Not only does the intense physical strain of labor do incredible things to your body, it does some ridiculous things to your mind. It really is an otherworldly experience, that can turn a woman into an entirely different person. I, for one, became a expletive-wielding demon lady when I was in labor, up until I caved after 10 hours of drug-free contractions and asked for an epidural. In that time, and even after my epidural kicked in, I thought the things every new mom thinks during labor; the things that sound horrible in your mind and definitely out loud but, under no circumstances whatsoever, actually make you a horrible mom. I mean, you're bringing another human being into the world. You're allowed to think whatever the hell you want.
I tried my hand at a drug-free birth, but pregnancy and labor complications took that choice away from me after I tried my hand at a birthing ball, a lukewarm bath, walking the halls of the labor and delivery wing, and standing for hours on end while my partner rocked back and forth with me. I had an unconventional pregnancy, which is to say I was pregnant with twins but, sadly, lost one at 19 weeks. The deceased twin remained inside of my body, while my surviving twin continued to grow. The two made labor and delivery difficult, and the result was me waving the white flag and asking for every drug known to man, forgoing my plan of a drug-free labor an delivery for relief and rest. It also resulting in me thinking and saying some hilariously horrific things that, to this day, my partner doesn't allow me to forget (as if I could).
I had it in my head that I needed to view labor and delivery as this wonderful, amazing experience where I could be one with my body and mother earth and, well, you get the picture. I didn't think of labor and delivery that way, at all, when I was actually experiencing it though, and in no way did my thoughts between and during contractions make me a bad mother. No, it just made me a normal human being who was in a lot of pain and trying to get through it by any means necessary.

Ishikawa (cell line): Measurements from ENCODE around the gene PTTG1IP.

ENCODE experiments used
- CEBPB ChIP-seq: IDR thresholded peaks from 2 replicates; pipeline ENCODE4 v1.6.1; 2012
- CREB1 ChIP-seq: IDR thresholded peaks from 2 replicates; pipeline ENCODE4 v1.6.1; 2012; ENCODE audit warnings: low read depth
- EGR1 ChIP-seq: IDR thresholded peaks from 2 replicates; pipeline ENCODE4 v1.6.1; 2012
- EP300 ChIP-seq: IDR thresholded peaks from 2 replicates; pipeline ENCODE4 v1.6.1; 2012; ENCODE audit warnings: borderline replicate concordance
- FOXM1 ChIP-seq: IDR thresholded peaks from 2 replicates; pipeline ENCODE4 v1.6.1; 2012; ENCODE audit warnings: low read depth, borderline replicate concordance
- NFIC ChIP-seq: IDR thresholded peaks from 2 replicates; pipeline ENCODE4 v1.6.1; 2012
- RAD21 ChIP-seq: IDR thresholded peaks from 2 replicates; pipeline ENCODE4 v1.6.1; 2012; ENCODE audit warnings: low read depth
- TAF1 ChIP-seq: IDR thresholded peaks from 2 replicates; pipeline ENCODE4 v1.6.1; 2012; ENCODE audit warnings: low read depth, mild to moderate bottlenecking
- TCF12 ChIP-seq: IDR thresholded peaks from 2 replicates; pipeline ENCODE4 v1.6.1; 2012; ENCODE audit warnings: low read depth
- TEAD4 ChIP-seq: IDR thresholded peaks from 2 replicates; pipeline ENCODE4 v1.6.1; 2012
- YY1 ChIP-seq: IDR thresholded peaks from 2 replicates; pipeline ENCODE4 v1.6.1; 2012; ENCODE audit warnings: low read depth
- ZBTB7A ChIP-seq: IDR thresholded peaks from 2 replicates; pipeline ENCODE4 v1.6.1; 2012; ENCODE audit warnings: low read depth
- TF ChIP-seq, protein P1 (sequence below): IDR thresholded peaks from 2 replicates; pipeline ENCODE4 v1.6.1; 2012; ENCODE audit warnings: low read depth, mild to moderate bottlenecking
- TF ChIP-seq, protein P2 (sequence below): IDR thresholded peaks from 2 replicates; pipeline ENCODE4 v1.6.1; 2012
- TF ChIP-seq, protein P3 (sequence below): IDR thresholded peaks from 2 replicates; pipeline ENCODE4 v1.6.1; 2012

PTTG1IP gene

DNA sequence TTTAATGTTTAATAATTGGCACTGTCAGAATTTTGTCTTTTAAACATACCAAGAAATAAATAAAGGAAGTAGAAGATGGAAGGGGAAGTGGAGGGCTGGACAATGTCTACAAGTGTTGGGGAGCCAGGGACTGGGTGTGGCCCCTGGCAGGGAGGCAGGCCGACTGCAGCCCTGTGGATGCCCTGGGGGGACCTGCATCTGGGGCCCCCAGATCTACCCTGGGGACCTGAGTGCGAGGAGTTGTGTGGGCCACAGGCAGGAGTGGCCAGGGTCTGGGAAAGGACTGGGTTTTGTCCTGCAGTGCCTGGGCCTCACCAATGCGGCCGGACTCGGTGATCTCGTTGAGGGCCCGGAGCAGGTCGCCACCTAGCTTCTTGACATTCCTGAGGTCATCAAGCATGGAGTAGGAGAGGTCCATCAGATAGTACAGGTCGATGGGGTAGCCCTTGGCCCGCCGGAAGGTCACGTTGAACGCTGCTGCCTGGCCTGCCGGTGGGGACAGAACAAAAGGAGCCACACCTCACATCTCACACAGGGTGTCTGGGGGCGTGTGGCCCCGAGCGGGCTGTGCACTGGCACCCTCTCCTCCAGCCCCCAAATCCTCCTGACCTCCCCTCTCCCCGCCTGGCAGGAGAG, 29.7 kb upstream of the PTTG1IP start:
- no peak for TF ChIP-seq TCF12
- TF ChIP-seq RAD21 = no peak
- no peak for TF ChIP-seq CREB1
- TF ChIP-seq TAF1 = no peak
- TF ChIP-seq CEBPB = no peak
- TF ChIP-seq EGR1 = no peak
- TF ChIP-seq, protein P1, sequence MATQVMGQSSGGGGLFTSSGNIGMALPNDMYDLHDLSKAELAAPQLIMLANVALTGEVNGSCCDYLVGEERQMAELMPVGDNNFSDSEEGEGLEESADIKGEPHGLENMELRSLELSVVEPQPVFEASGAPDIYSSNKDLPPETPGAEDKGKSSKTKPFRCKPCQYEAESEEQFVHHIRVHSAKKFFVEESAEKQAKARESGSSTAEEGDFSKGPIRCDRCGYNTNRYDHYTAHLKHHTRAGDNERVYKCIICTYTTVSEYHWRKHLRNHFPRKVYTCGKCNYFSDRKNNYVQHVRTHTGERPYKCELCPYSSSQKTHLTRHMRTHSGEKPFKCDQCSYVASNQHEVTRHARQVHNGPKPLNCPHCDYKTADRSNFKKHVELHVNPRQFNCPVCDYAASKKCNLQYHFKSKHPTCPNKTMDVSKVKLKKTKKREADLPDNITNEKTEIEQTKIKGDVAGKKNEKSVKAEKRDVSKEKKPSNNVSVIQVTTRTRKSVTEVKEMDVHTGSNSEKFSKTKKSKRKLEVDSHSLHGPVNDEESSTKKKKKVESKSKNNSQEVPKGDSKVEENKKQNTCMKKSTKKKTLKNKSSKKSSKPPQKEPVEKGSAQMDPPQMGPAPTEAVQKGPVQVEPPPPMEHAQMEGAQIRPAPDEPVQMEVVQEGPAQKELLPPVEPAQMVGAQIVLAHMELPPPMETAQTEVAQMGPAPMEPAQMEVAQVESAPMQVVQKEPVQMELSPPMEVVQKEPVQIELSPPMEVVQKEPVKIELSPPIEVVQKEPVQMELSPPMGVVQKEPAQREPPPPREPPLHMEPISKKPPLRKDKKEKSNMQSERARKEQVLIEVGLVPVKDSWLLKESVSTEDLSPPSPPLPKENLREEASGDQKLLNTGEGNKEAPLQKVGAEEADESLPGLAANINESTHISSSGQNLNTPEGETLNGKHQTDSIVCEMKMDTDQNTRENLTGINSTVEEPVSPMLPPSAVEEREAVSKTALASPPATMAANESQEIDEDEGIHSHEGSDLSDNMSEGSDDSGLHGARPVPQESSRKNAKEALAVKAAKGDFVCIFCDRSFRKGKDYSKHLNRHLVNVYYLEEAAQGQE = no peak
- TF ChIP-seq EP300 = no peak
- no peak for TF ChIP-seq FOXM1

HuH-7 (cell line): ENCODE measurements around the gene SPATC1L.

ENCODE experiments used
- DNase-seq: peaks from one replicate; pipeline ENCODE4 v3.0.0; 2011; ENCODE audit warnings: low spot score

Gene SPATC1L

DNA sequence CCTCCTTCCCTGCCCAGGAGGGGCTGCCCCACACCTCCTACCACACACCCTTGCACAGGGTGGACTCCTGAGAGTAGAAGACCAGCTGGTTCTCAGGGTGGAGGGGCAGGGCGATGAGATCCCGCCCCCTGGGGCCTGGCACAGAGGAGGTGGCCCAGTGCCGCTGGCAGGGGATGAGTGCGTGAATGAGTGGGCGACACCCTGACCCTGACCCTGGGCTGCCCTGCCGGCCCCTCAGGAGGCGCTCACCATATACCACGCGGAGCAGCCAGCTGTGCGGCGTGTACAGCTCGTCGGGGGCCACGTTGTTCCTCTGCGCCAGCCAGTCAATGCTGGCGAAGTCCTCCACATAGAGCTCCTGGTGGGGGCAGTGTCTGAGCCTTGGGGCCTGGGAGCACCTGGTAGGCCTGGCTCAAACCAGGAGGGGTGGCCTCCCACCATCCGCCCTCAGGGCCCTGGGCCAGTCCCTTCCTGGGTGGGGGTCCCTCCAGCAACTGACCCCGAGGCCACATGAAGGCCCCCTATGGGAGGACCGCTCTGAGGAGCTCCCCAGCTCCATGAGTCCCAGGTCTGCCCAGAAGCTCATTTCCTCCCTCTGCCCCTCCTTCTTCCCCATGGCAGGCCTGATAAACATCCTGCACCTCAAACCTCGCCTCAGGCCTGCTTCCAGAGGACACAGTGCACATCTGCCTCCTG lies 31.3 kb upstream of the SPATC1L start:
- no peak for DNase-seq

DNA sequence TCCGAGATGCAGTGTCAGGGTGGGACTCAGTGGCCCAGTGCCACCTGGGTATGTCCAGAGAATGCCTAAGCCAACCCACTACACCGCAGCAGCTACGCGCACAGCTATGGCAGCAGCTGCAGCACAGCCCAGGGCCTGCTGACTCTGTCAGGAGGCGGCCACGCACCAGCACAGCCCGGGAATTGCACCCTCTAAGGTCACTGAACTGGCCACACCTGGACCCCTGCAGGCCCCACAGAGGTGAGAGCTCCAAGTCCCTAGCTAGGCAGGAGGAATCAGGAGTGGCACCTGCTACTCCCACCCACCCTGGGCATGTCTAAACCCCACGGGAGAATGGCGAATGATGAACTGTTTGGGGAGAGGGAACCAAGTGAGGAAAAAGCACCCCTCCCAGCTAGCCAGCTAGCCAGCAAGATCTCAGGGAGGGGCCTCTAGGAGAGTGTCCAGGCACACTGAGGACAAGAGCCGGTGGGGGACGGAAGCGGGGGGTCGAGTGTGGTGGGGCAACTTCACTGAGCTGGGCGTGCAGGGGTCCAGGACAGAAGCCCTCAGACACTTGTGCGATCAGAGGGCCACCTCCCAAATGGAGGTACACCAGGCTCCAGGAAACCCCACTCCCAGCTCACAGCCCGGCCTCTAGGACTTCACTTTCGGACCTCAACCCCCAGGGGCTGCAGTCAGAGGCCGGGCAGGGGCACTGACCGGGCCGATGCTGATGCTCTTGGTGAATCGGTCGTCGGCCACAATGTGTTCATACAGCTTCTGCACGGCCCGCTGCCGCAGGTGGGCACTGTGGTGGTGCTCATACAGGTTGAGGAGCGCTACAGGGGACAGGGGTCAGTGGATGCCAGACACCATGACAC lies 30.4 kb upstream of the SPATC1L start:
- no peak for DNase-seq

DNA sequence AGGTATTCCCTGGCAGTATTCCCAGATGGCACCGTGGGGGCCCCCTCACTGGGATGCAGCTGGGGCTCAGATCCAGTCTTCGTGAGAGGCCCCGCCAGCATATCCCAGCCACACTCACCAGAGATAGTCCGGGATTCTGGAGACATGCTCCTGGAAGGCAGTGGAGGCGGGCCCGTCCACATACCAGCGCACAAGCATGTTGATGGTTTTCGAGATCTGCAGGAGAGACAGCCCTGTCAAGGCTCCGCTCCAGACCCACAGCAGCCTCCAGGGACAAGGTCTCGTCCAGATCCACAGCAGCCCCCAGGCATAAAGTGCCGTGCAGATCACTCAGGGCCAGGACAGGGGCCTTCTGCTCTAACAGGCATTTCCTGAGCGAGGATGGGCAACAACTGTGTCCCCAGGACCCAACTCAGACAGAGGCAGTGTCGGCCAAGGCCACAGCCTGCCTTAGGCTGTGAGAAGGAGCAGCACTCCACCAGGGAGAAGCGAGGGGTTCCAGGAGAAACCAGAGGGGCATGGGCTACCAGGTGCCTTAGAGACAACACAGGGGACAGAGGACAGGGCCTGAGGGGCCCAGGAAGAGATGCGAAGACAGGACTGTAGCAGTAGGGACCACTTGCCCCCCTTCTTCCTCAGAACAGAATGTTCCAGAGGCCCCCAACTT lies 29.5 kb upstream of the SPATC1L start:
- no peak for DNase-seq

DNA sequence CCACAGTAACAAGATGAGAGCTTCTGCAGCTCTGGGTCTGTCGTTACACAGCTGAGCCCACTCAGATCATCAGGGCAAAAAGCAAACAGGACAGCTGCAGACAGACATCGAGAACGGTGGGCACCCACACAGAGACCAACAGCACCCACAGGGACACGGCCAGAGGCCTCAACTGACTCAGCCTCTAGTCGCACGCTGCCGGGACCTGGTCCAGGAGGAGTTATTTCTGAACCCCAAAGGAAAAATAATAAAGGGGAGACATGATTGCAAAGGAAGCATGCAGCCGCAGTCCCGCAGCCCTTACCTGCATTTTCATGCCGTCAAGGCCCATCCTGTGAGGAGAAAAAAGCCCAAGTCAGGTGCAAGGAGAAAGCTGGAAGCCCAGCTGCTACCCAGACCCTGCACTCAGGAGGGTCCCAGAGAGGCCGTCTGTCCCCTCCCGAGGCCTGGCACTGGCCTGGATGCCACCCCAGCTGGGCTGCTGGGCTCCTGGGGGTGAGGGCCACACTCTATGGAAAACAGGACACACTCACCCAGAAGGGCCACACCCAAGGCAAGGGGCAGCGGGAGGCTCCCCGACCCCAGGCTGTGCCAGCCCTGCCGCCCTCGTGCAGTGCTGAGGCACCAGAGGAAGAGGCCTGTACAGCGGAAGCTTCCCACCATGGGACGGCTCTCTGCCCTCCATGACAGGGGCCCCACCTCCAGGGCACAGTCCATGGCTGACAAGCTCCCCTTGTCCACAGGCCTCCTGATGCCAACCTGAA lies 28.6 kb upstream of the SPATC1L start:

So, if you were like me and thought some crazy things when you in the middle of labor, have no fear. You're not a bad mom for any of those thoughts, you're just a great mom who was hurting so damn bad, her mind went to some crazy places.
I knew the end result was going to be a baby, but when I was in the middle of a ten hour, drug-free labor, I was completely convinced that even the cutest kid in the history of kids, wasn't worth the pain. I mean, I could have pushed out a carbon copy of the Gerber baby, and I still wouldn't have been convinced the contractions were worth it. Nope. It was damn near impossible to see the forrest through the trees.
I love my partner dearly and he was wonderfully supportive during my labor and delivery process. Having said that, I hated him. Hated. Him. I needed someone to blame my pain and discomfort on and clearly that person wasn't going to be me, the consenting adult who decided to get pregnant, so I blamed him. I was going to leave him the moment I could walk without wanting to die, and never speak to the man who knocked me up, again.